We always had two orderlies on at night, and at 12 o’clock one of them was supposed to go over to the kitchen and have his supper, and when he came back at 12.30 the other went. On this particular occasion they had both gone together. Sister had also gone over at 12 to supper, so I was left absolutely alone with the fifty patients.
None of the men at that time were particularly bad, except No. 23, who was delirious and showed a marked inclination to try and get out of bed. I had just tucked him in safely for the twentieth time when at 12.30 I heard the throb of an engine. Aeroplanes were always flying about all day, so I did not think much of it. I half fancied it might be Sidney Pickles, the airman, who had been to the Hospital several times and was keen on stunt flying. This throbbing sounded much louder though than any aeroplane, and hastily lowering what lights we had, with a final tuck to No. 23, I ran to the door to ascertain if there was cause for alarm. The noise was terrific and sounded like no engine I had ever heard in my life. I gazed into the purple darkness and felt sure that I must see the thing, it seemed actually over my head. The expanse of sky to be seen from the yard was not very great, but suddenly in the space between the surgical side and the Cathedral I could just discern an inky shadow, whale-like in shape, with one small twinkling light like a wicked eye. The machine was travelling pretty fast and fairly low down, and by its bulk I knew it to be a Zeppelin. I tore back into the ward where most of the men were awake, and found myself saying, “Ce n’est rien, ce n’est qu’un Zeppelin” ("It’s nothing—only a Zeppelin"), which on second thoughts I came to the conclusion was not as reassuring as I meant it to be. By this time the others were on their way back across the yard, and I turned to give 23 another tuck up.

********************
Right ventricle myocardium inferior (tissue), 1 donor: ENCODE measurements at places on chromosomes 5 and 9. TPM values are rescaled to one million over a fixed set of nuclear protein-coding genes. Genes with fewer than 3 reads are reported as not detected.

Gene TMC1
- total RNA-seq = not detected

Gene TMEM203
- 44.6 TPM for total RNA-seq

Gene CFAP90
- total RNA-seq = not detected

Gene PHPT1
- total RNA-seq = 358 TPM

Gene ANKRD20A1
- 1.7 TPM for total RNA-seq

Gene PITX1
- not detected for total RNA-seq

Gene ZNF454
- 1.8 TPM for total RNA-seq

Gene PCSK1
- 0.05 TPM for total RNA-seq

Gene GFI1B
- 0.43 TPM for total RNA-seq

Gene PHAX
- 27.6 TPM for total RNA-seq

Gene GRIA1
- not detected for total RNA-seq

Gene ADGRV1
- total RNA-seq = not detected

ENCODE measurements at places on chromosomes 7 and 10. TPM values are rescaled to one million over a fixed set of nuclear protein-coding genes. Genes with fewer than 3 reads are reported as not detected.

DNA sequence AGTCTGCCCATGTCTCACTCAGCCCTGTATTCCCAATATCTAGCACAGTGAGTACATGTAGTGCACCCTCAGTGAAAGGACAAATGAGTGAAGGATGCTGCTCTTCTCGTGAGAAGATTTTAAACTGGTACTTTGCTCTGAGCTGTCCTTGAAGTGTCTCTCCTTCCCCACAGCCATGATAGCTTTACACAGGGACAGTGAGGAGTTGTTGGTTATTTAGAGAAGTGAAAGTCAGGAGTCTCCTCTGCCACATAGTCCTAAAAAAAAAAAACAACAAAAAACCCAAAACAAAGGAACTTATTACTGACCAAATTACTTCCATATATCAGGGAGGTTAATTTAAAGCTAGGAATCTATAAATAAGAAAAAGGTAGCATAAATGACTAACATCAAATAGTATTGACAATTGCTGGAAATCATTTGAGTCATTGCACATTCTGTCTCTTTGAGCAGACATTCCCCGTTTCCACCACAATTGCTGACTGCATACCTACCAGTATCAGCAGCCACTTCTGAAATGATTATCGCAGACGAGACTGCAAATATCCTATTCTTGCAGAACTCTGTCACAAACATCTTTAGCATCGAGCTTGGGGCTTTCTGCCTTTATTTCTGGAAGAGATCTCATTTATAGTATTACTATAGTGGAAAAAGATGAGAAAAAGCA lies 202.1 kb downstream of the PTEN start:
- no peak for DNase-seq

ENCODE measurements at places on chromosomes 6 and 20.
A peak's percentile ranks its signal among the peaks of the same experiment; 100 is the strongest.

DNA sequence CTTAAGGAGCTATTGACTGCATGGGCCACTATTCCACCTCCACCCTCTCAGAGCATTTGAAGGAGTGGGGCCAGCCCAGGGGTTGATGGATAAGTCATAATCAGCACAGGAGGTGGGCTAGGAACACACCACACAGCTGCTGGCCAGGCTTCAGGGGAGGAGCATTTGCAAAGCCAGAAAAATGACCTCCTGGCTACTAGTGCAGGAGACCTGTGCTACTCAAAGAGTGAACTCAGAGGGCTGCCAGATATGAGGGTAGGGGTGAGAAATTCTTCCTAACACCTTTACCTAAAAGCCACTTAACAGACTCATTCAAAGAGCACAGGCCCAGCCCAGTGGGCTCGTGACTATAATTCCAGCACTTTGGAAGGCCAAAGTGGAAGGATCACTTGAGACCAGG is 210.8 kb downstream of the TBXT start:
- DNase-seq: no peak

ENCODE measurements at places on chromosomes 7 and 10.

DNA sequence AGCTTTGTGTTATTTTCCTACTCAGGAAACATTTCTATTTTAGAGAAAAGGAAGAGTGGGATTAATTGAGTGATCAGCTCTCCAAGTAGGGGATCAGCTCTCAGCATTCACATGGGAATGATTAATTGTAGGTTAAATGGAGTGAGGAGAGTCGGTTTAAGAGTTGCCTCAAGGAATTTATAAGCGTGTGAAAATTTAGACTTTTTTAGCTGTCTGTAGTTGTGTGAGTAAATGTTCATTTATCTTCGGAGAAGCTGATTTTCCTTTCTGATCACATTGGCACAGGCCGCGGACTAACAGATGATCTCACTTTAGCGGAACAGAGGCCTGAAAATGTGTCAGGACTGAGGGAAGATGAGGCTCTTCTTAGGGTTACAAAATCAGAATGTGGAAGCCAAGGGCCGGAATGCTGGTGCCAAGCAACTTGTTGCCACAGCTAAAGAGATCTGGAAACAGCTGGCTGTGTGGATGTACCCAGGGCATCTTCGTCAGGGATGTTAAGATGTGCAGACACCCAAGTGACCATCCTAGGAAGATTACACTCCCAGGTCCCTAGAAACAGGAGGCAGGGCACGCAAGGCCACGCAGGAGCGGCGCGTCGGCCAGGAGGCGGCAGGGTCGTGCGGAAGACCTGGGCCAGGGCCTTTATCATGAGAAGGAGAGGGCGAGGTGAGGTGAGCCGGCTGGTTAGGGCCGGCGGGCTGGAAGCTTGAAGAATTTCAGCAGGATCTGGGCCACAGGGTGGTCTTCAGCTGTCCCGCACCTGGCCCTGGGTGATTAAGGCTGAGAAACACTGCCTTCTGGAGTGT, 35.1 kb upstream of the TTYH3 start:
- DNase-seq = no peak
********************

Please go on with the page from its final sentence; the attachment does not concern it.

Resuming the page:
Such a long time elapsed before any firing occurred; it seemed to me when I first looked out into the yard I must be the only person who had heard the Zepp. What were the sentinels doing, I wondered? The explanation I heard later from a French gunnery lieutenant. The man who had the key to the ammunitions for the anti-aircraft guns was not at his post, and was subsequently discovered in a drunken sleep—probably the work of German spies—at all events he was shot at dawn the following day. In such manner does France deal with her sons who fail her. As soon as the Zepp. had passed over, the firing burst forth in full vigour to die away presently. So far, apparently, no bombs had been dropped. I suggested to Pierre we should relight one or two lamps, as it was awkward stumbling about in complete darkness. “Non, non, Miske, he will return,” he said with conviction. Apparently, though, all seemed quiet; and Sister suggested that after all the excitement, I should make my way across the yard to get some supper. Pierre came with me, and at that moment a dull explosion occurred. It was